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Transportation Power

Harley-Davidson Unveils Their First Electric Motorcycle 345

Major Blud writes Harley-Davidson has unveiled their first electric motorcycle called "Project LiveWire." The bike is currently not for sale and detailed specifications are scarce. Harley plans on taking it on a demonstration tour of the U.S. for the next year to gather customer feedback. "The new LiveWire won’t make the distinctive 'potato-potato-potato' chug that Harley once tried to patent. Its engine is silent, and the turbine-like hum comes from the meshing of gears. But electric motors do provide better handling and rapid acceleration — with the electric Harley able to go from 0 to 60 mph in four seconds. LiveWire’s design places the engine at the bottom of the bike."
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Harley-Davidson Unveils Their First Electric Motorcycle

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  • Nice looking bike... (Score:5, Interesting)

    by RoknrolZombie ( 2504888 ) on Thursday June 19, 2014 @10:05PM (#47278437) Homepage

    Nice looking bike, but I wonder if they're going to offer something more cruiser-like. I'm certainly not opposed to a "greener" ride, but I'd look a damned fool on one of those.

  • Dangerous (Score:2, Interesting)

    by blackiner ( 2787381 ) on Thursday June 19, 2014 @10:06PM (#47278443)
    I sincerely hope they add some sort of noise generator, bikes are dangerous enough already.
  • Dead on arrival (Score:3, Interesting)

    by mendax ( 114116 ) on Thursday June 19, 2014 @10:26PM (#47278545)

    I can predict that such a motorcycle will never have much of a market. Here's why.

    Bikers such as myself appreciate the engine noise their bikes make. It's a marvelous thing. While I personally dislike the noise Harley engines make—they're too damned loud—I like the healthy, high octane growl the 1.2 liter engine I sit just above and behind makes. Then there are the vibrations from the engine. At 90 mph, the engine spins at about 5500 rpm. It's an incredible feeling to sense all that power at my command being exerted.

    As you can expect, none of these things are present in an electric bike. It's going to be quite a dull experience to ride an electric bike I think.

  • What? (Score:4, Interesting)

    by ArchieBunker ( 132337 ) on Thursday June 19, 2014 @10:38PM (#47278623) Homepage

    How will they make it leak oil and break down like normal Harleys?

  • by Marrow ( 195242 ) on Thursday June 19, 2014 @10:48PM (#47278659)

    The sound and the fury are great; there is no denying that. But I would be very interested in an electric bike that just runs. No oil, no fuel, no maintenance. Just a ultra-reliable ride.

  • by _merlin ( 160982 ) on Friday June 20, 2014 @02:30AM (#47279395) Homepage Journal

    My uncle had been riding a white BMW for decades, and one day he decided to paint it black. After that he noticed that people weren't keeping out of his way the way they used to. It may have been because people associate white BMW bikes with cops (NSW police used them for years before switching to Yamaha) and normally don't give a fuck about motorcyclists, or it could just be that a white bike is easier to spot.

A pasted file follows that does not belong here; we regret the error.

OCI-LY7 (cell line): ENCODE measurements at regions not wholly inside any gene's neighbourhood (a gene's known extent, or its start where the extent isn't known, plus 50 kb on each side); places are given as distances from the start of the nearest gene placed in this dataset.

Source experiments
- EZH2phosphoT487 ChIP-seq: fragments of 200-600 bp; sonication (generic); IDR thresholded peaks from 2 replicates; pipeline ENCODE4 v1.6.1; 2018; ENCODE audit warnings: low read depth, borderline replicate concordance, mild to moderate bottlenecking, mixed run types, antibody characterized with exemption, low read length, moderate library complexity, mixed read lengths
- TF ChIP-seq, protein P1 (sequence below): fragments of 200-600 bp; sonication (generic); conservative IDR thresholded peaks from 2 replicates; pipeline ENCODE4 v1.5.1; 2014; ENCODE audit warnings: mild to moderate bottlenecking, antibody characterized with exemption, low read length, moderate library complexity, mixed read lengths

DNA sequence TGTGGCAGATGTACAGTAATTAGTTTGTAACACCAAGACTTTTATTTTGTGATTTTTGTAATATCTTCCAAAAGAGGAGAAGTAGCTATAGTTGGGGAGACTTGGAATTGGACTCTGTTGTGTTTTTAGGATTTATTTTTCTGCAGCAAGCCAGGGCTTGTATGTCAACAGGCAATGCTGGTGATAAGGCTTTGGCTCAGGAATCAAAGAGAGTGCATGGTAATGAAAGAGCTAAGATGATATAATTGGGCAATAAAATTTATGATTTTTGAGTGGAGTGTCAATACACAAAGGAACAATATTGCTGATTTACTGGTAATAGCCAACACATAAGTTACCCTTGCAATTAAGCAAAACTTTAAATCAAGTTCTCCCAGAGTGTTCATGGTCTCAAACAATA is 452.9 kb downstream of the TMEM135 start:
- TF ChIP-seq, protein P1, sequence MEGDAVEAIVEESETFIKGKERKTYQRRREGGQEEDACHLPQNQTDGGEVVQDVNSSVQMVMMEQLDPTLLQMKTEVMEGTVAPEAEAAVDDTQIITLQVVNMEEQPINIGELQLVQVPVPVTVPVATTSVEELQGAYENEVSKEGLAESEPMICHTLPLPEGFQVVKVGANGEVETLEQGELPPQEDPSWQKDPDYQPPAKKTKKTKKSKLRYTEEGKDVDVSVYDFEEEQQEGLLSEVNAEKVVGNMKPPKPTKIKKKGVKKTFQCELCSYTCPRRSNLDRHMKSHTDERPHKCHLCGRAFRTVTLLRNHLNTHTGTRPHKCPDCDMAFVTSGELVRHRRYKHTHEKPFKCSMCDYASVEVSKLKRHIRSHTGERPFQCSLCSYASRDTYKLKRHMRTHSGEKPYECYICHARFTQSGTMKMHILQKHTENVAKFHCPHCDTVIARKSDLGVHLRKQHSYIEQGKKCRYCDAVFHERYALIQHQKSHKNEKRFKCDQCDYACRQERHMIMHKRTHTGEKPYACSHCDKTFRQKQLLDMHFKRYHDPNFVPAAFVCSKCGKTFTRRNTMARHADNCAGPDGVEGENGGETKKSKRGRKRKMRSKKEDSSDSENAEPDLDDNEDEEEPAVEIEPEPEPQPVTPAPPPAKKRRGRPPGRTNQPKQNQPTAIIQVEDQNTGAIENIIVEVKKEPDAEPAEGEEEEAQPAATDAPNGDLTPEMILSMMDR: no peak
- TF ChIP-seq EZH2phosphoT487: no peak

• Re:So hang on, (Score:5, Interesting)

    by KozmoStevnNaut ( 630146 ) on Friday June 20, 2014 @04:32AM (#47279729)

    Back in the early days, Harley-Davidson used to make bikes known as "silent grey fellows". A stock modern Harley is actually surprisingly quiet, while still having that characteristic lumpy idle that has become their trademark.

    They only become unbearably loud when dumbass idiots put SCREAMIN' EAGLE pipes on their bikes because LOUD PIPES SAVE LIVES and CHOPPER CHOPPER CHOPPER CHOPPER, 'MURICA!

  • by KozmoStevnNaut ( 630146 ) on Friday June 20, 2014 @04:55AM (#47279789)

    Loud pipes don't make a difference, riding defensively and not putting yourself in bad positions relative to other traffic is what makes a difference. Visibility also makes a big difference. Consider that most cars these days are very thoroughly sound-proofed, and most people have their radios up loud enough to be heard clearly from outside the car. They routinely fail to notice emergency vehicles until they're literally right in front of them. They probably won't notice the fart can on your bike.

    My previous bike was a 1996 Suzuki Bandit 600. It had a completely straight-through "muffler" with all the wadding blown out from years of (ab)use. That thing was loud enough to wake the dead and cause cows to stampede when I rode by. It also spat fire when hitting the limiter and burbled gloriously under engine braking. In short, it was a fantastically antisocial mode of transport. I had a number of close calls while riding it, which I attribute partly to my inexperience, and partly to the fact that it was very dark green, almost black.

    My current bike is almost completely opposite. It's a bright orange Yamaha XT660X with stock pipes, and in the two years I've ridden it, I have only had one "close" call. It was really that close at all, just some guy merging closely in front of me. All I had to do was close the throttle and beep the horn. We waved 'hi' to each other as I passed him, he did look a bit sheepish, but I guess he was chatting with his passengers, and I might have been in his blind spot.

    And I promise you, I ride every bit as hard on my new bike as I did on my old one. I'm just a lot more conscious about making myself visible and not putting myself in dangerous positions in relation to cars. Exhaust noise doesn't even factor into it.

"The eleventh commandment was `Thou Shalt Compute' or `Thou Shalt Not Compute' -- I forget which." -- Epigrams in Programming, ACM SIGPLAN Sept. 1982